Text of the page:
How do I know how loud other kitchen appliances are?
As I don’t have a lot of my own kitchen appliances to test, I went on the internet to see what I could find as good sources of how loud other kitchen appliances are.
I found two interesting sources. A research paper that was uploaded by Geoff Leventhall on the Research Gate website. It is not clear who the author is, but it seems to be a well put together and ‘official’ study. The only downside is that it is from the 1970s, so should be taken with a pitch of salt. I would imagine that most kitchen appliances from that time period were generally louder than nowadays. It is interesting that this paper deduces that the kitchen has some of the loudest appliances in the household!
Also, I found a website called Quiet Home Lab that is dedicated to everything quiet in the home. They list some common household appliances and their decibel readings. The only problem here is the article doesn’t say where these readings are from. Did the author take them independently or did they find from another source?
Again, if anyone from the community wants to take decibel readings of their other kitchen appliances, we would love to hear your results below.
What makes an air fryer loud?
Well, an air fryer uses intense heat to cook. One of the key features is the fan that helps to constantly push this hot air around the cooking compartment. This powerful fan is the main reason for the noise levels of an air fryer.
Should I be worried about loud kitchen appliances?
There was a Daily Mail article from the UK, which referenced the World Health Organization’s findings that loud household appliances could be causing people increased stress, loss of sleep (who sleeps near their air fryer?) and even increased chances of heart disease. In this article, they talk about any appliance over 55 decibels being potentially harmful, so from my experience air fryers can be included in this.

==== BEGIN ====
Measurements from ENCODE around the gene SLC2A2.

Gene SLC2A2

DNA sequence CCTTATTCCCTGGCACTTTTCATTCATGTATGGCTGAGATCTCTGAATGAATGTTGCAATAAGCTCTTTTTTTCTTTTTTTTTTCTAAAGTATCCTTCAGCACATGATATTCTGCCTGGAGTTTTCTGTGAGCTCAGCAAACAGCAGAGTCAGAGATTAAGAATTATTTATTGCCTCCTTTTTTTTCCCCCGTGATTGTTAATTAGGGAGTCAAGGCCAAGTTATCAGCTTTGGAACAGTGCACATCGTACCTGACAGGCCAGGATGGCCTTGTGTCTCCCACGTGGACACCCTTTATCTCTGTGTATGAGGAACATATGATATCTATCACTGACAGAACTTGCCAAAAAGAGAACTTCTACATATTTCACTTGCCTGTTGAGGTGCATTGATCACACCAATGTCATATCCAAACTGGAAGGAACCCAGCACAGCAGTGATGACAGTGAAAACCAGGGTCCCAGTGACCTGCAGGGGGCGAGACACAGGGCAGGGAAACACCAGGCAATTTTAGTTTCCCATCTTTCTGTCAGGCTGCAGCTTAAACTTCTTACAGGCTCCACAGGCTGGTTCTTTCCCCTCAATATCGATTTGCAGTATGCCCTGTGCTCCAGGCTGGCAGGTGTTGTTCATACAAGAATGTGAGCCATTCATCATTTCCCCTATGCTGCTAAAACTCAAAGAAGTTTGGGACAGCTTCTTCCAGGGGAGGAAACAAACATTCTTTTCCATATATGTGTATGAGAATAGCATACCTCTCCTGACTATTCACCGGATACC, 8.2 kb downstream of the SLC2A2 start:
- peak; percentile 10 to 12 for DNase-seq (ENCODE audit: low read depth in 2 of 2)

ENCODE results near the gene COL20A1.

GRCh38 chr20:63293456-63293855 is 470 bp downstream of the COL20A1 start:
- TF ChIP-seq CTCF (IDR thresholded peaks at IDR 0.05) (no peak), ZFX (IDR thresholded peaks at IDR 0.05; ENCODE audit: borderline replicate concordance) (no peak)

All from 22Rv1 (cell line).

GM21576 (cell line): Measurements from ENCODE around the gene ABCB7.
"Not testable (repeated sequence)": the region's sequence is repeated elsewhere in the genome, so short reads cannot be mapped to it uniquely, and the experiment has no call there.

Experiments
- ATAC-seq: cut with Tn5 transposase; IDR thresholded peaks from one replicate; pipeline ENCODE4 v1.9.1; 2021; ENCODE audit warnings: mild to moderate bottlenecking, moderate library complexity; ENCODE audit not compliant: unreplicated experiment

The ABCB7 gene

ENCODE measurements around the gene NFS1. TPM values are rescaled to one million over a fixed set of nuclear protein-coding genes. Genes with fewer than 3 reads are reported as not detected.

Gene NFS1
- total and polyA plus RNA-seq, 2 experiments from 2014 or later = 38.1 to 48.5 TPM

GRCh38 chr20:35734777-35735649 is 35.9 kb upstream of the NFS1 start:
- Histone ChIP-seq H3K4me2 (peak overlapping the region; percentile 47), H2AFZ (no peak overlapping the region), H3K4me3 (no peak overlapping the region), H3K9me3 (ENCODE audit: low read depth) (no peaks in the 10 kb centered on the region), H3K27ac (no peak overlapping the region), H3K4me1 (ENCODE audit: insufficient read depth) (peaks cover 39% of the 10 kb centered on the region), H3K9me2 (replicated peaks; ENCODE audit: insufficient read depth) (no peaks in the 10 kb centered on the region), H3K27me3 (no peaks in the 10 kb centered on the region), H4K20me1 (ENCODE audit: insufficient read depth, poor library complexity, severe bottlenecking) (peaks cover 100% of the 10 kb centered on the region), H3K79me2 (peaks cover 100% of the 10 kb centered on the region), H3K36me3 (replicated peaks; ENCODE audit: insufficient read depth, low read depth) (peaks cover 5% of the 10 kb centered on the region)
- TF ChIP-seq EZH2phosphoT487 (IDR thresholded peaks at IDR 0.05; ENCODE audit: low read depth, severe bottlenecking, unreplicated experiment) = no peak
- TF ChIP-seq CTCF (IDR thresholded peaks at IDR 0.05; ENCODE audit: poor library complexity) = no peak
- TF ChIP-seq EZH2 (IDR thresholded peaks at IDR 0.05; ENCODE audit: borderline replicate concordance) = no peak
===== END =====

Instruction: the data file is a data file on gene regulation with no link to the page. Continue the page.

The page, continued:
If you do find this worrying, I would do some more research, as this is just the findings from one isolated study. Another thing you could do is move away from the open-plan kitchen and make sure you have a traditional enclosed kitchen space as far away from the living area as possible.
What’s the final conclusion?
When comparing my readings to the decibel meter above, it seems that my Philips air fryer is defined as bordering on ‘loud’, comparable to a loud conversation, maybe.
Putting into context with my kettle, which is a touch louder, I don’t really see any problem with my air fryers noise levels. The 1970s research paper cites such appliances as waste disposal units and ‘slow’ food mixers at a similar decibel rating as my own air fryer. At Quiet home lab they rate washing machines and air conditioners in a similar range.
This is all a matter of opinion and preference, but I don’t find the noise from my Philips air fryer to be that bad. Although, air fryers seem to be among the louder segment of kitchen appliances, so if you are easily annoyed by this you may wish to reconsider your air fryer purchase! Or make sure you have an area in your kitchen to muffle the noise somewhat! As stated above, a closed plan kitchen would be better for this too!!
What do you think? If you have an air fryer, do you find the noise annoying or uncomfortable? We would love to hear all about it in the comments section below.